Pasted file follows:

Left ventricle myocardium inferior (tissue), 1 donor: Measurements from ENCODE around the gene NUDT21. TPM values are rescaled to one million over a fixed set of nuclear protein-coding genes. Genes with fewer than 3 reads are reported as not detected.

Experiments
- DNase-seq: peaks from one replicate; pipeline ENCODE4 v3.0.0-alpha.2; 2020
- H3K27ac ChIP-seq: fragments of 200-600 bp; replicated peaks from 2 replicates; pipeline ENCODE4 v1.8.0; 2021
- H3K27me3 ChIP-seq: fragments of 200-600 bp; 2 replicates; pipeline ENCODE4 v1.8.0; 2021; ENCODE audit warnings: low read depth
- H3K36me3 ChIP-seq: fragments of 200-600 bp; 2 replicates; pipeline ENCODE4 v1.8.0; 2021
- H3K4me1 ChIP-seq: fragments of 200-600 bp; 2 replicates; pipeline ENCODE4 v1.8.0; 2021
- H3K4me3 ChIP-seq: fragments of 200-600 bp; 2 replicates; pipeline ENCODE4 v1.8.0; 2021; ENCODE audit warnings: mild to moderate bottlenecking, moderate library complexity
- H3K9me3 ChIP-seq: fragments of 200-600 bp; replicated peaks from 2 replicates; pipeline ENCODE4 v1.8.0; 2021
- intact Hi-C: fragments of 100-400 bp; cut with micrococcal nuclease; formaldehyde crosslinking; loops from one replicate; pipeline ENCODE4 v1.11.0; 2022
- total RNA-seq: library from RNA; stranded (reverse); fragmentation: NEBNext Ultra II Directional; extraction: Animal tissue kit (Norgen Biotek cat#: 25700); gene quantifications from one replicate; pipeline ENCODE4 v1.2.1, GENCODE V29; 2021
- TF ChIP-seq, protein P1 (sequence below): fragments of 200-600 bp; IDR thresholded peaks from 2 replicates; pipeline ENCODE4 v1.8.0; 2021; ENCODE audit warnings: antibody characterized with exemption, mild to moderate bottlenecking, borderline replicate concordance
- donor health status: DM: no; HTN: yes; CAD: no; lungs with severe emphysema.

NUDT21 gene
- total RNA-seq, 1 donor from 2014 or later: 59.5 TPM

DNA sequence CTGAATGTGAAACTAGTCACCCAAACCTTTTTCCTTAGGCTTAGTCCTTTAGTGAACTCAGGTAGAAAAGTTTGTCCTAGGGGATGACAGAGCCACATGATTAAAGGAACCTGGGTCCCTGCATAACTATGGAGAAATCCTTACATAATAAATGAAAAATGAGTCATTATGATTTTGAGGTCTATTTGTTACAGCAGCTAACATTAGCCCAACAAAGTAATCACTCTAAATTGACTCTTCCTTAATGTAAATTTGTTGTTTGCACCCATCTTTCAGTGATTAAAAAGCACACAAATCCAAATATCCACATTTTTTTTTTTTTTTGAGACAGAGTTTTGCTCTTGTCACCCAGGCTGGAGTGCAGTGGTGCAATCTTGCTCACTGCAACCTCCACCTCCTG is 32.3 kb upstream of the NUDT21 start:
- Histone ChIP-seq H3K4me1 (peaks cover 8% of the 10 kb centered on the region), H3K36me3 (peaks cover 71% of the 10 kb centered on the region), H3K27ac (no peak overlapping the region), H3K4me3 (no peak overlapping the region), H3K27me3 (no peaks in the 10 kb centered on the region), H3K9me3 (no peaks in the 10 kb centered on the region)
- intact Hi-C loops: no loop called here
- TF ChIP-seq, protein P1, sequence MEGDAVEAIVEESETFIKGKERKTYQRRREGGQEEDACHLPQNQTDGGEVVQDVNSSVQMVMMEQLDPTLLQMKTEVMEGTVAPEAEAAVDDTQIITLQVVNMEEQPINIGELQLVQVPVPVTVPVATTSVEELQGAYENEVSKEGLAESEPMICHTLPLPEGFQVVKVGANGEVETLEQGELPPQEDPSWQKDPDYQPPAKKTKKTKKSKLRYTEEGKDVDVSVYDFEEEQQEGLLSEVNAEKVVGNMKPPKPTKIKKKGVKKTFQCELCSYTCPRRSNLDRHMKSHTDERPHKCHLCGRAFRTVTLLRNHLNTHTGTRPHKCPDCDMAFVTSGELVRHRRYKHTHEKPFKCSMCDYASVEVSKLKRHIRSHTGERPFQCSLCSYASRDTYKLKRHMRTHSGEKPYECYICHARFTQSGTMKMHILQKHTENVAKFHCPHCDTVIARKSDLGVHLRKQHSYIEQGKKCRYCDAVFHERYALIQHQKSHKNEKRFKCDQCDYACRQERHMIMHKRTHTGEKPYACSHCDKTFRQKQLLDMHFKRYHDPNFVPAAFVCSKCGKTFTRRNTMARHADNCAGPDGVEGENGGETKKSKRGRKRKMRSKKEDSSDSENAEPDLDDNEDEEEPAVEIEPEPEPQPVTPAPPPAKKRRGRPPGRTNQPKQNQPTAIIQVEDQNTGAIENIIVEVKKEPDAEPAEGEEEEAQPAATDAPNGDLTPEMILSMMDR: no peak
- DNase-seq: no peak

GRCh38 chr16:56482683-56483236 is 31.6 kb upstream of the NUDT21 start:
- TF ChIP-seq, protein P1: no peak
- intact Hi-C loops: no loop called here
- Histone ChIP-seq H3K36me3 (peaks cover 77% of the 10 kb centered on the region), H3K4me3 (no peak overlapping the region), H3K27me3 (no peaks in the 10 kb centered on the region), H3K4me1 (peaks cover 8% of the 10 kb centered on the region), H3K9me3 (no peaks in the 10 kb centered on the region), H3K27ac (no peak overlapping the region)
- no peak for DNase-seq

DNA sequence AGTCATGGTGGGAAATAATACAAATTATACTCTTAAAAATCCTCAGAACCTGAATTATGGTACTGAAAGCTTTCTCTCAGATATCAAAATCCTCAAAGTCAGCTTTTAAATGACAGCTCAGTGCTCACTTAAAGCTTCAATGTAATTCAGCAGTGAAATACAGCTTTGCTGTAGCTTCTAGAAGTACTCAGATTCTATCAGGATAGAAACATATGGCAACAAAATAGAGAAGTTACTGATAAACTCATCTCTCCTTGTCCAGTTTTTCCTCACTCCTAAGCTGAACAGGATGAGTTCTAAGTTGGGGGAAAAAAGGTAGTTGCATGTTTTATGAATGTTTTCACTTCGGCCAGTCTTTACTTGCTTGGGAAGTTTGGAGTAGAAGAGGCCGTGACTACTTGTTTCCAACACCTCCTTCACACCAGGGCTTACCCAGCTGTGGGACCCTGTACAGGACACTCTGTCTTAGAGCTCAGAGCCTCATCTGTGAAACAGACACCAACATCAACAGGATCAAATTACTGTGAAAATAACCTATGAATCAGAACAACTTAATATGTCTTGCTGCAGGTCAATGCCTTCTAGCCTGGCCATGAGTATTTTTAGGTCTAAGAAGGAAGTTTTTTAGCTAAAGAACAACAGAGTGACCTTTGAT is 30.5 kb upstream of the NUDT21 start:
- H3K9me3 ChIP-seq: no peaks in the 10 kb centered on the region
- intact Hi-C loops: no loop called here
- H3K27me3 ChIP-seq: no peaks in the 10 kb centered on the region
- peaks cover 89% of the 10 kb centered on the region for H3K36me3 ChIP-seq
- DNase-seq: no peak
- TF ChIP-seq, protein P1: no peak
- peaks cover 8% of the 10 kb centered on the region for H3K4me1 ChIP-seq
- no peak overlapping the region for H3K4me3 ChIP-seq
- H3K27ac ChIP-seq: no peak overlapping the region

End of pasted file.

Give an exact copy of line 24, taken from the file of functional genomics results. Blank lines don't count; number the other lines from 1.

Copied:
- Histone ChIP-seq H3K36me3 (peaks cover 77% of the 10 kb centered on the region), H3K4me3 (no peak overlapping the region), H3K27me3 (no peaks in the 10 kb centered on the region), H3K4me1 (peaks cover 8% of the 10 kb centered on the region), H3K9me3 (no peaks in the 10 kb centered on the region), H3K27ac (no peak overlapping the region)